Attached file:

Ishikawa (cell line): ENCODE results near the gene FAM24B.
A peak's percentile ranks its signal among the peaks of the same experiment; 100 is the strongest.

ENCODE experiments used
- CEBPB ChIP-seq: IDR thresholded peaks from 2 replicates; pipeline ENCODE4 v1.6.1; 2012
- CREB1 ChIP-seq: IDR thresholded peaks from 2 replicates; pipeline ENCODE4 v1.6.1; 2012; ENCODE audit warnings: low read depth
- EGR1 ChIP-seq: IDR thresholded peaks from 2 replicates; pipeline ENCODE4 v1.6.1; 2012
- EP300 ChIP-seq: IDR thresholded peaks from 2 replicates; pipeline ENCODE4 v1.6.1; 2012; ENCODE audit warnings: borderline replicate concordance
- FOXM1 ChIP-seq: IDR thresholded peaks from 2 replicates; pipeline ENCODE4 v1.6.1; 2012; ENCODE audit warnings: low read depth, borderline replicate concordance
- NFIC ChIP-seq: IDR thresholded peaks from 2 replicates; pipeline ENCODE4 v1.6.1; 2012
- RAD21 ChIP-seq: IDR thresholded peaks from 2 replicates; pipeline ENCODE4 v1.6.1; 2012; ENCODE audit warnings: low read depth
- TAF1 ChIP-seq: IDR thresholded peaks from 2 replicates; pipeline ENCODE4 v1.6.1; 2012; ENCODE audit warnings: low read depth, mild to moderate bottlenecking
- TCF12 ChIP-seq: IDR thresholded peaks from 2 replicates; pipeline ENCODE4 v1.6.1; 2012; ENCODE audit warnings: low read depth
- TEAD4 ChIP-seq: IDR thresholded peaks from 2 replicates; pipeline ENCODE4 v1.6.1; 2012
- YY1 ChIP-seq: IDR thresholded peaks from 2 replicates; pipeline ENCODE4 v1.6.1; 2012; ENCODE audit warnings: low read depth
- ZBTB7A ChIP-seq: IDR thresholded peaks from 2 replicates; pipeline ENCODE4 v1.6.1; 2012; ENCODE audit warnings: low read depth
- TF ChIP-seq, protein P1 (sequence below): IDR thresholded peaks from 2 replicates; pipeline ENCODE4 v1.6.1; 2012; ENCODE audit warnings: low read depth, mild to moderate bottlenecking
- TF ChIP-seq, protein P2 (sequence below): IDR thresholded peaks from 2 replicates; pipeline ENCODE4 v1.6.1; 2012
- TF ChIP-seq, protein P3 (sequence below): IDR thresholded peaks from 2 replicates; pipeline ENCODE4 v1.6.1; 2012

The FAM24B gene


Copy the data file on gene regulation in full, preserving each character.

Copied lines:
Ishikawa (cell line): ENCODE results near the gene FAM24B.
A peak's percentile ranks its signal among the peaks of the same experiment; 100 is the strongest.

ENCODE experiments used
- CEBPB ChIP-seq: IDR thresholded peaks from 2 replicates; pipeline ENCODE4 v1.6.1; 2012
- CREB1 ChIP-seq: IDR thresholded peaks from 2 replicates; pipeline ENCODE4 v1.6.1; 2012; ENCODE audit warnings: low read depth
- EGR1 ChIP-seq: IDR thresholded peaks from 2 replicates; pipeline ENCODE4 v1.6.1; 2012
- EP300 ChIP-seq: IDR thresholded peaks from 2 replicates; pipeline ENCODE4 v1.6.1; 2012; ENCODE audit warnings: borderline replicate concordance
- FOXM1 ChIP-seq: IDR thresholded peaks from 2 replicates; pipeline ENCODE4 v1.6.1; 2012; ENCODE audit warnings: low read depth, borderline replicate concordance
- NFIC ChIP-seq: IDR thresholded peaks from 2 replicates; pipeline ENCODE4 v1.6.1; 2012
- RAD21 ChIP-seq: IDR thresholded peaks from 2 replicates; pipeline ENCODE4 v1.6.1; 2012; ENCODE audit warnings: low read depth
- TAF1 ChIP-seq: IDR thresholded peaks from 2 replicates; pipeline ENCODE4 v1.6.1; 2012; ENCODE audit warnings: low read depth, mild to moderate bottlenecking
- TCF12 ChIP-seq: IDR thresholded peaks from 2 replicates; pipeline ENCODE4 v1.6.1; 2012; ENCODE audit warnings: low read depth
- TEAD4 ChIP-seq: IDR thresholded peaks from 2 replicates; pipeline ENCODE4 v1.6.1; 2012
- YY1 ChIP-seq: IDR thresholded peaks from 2 replicates; pipeline ENCODE4 v1.6.1; 2012; ENCODE audit warnings: low read depth
- ZBTB7A ChIP-seq: IDR thresholded peaks from 2 replicates; pipeline ENCODE4 v1.6.1; 2012; ENCODE audit warnings: low read depth
- TF ChIP-seq, protein P1 (sequence below): IDR thresholded peaks from 2 replicates; pipeline ENCODE4 v1.6.1; 2012; ENCODE audit warnings: low read depth, mild to moderate bottlenecking
- TF ChIP-seq, protein P2 (sequence below): IDR thresholded peaks from 2 replicates; pipeline ENCODE4 v1.6.1; 2012
- TF ChIP-seq, protein P3 (sequence below): IDR thresholded peaks from 2 replicates; pipeline ENCODE4 v1.6.1; 2012

The FAM24B gene